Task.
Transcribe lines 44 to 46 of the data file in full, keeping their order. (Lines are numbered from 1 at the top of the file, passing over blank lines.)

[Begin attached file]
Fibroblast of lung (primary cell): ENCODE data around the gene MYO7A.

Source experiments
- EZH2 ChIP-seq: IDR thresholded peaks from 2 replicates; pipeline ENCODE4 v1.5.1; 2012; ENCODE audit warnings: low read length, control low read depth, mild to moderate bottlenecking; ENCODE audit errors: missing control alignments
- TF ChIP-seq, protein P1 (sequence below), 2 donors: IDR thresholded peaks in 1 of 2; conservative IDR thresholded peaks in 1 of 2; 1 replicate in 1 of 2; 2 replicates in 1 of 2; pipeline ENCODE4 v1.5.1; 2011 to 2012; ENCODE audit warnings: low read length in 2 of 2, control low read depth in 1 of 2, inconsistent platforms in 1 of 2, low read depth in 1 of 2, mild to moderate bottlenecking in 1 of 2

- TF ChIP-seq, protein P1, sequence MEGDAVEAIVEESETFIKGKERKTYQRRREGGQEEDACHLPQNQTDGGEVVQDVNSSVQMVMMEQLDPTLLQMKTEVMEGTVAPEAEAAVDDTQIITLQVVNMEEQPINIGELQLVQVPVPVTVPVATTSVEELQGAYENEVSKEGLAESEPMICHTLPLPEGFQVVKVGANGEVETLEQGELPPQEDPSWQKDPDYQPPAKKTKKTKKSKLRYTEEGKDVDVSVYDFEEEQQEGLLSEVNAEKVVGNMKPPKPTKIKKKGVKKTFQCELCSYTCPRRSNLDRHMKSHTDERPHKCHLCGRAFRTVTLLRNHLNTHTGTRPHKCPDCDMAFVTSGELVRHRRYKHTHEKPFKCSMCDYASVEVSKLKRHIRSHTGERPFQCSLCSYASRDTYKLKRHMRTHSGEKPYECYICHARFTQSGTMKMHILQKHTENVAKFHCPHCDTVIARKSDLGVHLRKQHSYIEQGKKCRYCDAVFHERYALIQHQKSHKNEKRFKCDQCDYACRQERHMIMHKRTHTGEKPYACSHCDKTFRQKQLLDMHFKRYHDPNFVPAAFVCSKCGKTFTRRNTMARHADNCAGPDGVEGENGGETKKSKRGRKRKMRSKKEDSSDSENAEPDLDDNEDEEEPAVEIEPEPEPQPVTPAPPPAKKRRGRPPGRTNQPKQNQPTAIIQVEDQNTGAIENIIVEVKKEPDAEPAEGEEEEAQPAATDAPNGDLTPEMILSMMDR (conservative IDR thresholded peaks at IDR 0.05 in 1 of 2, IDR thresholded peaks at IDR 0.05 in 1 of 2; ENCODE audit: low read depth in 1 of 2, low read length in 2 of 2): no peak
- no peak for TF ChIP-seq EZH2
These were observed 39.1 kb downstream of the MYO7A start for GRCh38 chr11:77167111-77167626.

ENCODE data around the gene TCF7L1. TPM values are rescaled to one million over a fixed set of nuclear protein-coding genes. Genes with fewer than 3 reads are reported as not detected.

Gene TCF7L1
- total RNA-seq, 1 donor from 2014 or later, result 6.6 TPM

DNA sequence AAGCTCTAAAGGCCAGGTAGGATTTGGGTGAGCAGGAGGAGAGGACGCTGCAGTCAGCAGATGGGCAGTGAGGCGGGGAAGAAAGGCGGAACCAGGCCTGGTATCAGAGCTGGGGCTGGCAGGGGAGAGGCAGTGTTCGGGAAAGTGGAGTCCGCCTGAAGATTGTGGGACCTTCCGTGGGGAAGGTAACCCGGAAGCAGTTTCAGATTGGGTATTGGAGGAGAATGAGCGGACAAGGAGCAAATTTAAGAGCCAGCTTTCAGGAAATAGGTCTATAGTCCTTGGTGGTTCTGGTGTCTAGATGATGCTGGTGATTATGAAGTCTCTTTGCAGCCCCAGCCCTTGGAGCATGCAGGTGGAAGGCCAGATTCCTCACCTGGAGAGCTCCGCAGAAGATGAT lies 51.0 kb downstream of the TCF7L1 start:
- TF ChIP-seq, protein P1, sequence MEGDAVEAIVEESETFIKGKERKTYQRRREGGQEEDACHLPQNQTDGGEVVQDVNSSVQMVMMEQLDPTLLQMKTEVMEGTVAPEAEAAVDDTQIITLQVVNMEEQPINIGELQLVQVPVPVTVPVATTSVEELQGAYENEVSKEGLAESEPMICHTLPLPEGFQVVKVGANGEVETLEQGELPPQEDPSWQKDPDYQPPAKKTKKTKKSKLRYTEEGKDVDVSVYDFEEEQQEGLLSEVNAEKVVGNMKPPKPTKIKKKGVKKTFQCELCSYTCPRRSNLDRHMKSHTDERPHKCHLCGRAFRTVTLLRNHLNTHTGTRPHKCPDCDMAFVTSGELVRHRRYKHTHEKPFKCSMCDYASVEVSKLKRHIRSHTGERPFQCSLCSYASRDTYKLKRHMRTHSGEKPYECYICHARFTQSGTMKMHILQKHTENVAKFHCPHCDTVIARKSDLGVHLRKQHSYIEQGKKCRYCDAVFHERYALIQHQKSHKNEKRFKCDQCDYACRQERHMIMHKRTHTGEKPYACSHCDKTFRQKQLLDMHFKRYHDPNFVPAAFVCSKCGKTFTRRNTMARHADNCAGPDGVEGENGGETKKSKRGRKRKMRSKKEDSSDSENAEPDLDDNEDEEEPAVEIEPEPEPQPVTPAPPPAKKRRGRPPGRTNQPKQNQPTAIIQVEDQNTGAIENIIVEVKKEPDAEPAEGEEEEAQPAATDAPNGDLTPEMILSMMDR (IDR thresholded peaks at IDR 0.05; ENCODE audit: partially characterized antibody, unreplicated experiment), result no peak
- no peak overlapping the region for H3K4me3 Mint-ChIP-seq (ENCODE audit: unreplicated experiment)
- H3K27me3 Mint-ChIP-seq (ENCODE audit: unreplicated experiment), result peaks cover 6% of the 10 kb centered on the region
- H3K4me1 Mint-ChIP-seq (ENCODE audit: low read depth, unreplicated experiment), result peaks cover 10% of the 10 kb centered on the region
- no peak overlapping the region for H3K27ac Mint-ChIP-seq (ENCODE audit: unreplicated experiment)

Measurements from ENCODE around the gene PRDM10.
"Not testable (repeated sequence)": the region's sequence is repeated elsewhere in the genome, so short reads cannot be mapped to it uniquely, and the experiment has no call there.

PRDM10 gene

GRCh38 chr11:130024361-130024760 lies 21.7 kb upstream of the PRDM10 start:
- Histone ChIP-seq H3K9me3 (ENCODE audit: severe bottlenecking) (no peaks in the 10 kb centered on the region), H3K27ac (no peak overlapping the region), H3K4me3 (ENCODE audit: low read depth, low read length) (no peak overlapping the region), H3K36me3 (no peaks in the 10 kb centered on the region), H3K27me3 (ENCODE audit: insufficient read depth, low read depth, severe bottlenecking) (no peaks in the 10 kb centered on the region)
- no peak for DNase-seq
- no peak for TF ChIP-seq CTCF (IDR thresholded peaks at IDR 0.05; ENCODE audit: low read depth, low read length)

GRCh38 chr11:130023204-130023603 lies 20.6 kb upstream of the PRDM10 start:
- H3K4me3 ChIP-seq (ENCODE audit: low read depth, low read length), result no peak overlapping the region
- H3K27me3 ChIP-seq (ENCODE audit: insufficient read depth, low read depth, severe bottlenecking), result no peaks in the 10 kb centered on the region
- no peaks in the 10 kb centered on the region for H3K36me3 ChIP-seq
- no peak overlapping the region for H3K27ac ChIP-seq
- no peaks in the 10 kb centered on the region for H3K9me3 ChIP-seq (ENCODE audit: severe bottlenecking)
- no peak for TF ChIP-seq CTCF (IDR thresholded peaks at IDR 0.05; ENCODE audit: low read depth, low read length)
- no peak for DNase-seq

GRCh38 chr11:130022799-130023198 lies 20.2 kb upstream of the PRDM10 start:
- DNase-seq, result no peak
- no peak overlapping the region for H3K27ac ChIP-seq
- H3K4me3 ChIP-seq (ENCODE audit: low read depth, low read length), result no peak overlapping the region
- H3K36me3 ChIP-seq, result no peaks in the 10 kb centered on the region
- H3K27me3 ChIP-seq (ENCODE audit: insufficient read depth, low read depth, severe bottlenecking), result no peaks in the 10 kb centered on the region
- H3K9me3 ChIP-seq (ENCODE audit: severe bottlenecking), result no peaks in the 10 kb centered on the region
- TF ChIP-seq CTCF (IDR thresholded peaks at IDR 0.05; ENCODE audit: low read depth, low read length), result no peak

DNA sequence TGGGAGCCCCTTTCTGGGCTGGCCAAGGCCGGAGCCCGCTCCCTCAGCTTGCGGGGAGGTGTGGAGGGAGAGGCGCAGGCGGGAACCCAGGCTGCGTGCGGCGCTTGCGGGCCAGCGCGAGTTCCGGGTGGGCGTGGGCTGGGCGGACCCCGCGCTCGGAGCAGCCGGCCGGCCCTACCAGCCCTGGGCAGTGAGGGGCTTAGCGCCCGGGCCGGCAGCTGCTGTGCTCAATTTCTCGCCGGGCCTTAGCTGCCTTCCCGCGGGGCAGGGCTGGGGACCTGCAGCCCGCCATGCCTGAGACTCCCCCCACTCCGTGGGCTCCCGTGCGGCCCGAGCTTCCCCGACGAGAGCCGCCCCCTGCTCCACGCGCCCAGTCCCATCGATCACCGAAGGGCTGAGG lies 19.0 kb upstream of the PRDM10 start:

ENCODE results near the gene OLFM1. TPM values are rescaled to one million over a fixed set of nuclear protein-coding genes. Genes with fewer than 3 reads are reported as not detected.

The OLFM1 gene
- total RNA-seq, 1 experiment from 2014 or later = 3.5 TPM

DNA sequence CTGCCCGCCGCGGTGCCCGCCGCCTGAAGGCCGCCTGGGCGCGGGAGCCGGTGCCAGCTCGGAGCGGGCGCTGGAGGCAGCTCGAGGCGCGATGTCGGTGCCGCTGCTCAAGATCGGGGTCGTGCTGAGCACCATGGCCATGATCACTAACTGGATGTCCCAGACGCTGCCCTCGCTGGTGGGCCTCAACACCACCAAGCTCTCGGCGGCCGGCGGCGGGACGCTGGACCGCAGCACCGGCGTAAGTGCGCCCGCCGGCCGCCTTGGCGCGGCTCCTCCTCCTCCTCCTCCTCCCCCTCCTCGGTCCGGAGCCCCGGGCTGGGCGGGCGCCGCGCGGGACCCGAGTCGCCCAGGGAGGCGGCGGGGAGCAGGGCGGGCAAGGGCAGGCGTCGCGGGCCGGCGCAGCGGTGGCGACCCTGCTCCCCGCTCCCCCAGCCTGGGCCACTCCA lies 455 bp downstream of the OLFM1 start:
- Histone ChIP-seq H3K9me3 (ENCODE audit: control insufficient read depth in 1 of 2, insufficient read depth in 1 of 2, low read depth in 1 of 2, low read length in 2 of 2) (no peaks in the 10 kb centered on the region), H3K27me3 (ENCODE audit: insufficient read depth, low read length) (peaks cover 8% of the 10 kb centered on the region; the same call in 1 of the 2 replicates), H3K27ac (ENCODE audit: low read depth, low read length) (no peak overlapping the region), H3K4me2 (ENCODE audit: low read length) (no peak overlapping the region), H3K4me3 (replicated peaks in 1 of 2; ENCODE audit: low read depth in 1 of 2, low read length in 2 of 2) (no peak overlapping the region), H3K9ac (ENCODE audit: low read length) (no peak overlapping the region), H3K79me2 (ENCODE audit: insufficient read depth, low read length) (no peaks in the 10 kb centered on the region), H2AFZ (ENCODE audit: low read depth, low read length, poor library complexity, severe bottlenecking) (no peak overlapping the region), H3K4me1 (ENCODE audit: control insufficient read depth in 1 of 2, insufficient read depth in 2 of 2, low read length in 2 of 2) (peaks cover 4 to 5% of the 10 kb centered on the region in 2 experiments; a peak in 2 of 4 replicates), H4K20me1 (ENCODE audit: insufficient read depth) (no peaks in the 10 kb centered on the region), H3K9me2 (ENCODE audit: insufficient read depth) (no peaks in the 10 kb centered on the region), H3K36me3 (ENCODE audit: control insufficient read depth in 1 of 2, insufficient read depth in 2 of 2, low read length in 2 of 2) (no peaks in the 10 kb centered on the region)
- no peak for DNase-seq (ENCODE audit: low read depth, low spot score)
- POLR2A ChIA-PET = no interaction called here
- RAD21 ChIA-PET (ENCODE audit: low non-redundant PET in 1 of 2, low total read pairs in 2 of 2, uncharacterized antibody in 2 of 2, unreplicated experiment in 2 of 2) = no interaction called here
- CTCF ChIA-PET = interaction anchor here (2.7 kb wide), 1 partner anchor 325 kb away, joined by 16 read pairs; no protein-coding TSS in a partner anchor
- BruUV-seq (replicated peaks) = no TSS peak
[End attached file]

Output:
DNA sequence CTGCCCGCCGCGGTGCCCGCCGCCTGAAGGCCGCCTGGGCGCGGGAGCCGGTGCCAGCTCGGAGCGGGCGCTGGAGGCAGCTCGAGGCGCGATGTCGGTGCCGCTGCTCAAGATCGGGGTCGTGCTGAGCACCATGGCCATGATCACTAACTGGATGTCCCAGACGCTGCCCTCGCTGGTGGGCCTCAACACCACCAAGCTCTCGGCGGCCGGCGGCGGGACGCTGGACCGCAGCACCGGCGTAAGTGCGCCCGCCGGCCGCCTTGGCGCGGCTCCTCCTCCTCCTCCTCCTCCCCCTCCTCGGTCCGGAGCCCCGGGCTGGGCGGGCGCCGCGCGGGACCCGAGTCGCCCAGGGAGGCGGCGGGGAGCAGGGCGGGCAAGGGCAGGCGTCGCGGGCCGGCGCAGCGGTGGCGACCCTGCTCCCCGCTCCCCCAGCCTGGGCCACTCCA lies 455 bp downstream of the OLFM1 start:
- Histone ChIP-seq H3K9me3 (ENCODE audit: control insufficient read depth in 1 of 2, insufficient read depth in 1 of 2, low read depth in 1 of 2, low read length in 2 of 2) (no peaks in the 10 kb centered on the region), H3K27me3 (ENCODE audit: insufficient read depth, low read length) (peaks cover 8% of the 10 kb centered on the region; the same call in 1 of the 2 replicates), H3K27ac (ENCODE audit: low read depth, low read length) (no peak overlapping the region), H3K4me2 (ENCODE audit: low read length) (no peak overlapping the region), H3K4me3 (replicated peaks in 1 of 2; ENCODE audit: low read depth in 1 of 2, low read length in 2 of 2) (no peak overlapping the region), H3K9ac (ENCODE audit: low read length) (no peak overlapping the region), H3K79me2 (ENCODE audit: insufficient read depth, low read length) (no peaks in the 10 kb centered on the region), H2AFZ (ENCODE audit: low read depth, low read length, poor library complexity, severe bottlenecking) (no peak overlapping the region), H3K4me1 (ENCODE audit: control insufficient read depth in 1 of 2, insufficient read depth in 2 of 2, low read length in 2 of 2) (peaks cover 4 to 5% of the 10 kb centered on the region in 2 experiments; a peak in 2 of 4 replicates), H4K20me1 (ENCODE audit: insufficient read depth) (no peaks in the 10 kb centered on the region), H3K9me2 (ENCODE audit: insufficient read depth) (no peaks in the 10 kb centered on the region), H3K36me3 (ENCODE audit: control insufficient read depth in 1 of 2, insufficient read depth in 2 of 2, low read length in 2 of 2) (no peaks in the 10 kb centered on the region)
- no peak for DNase-seq (ENCODE audit: low read depth, low spot score)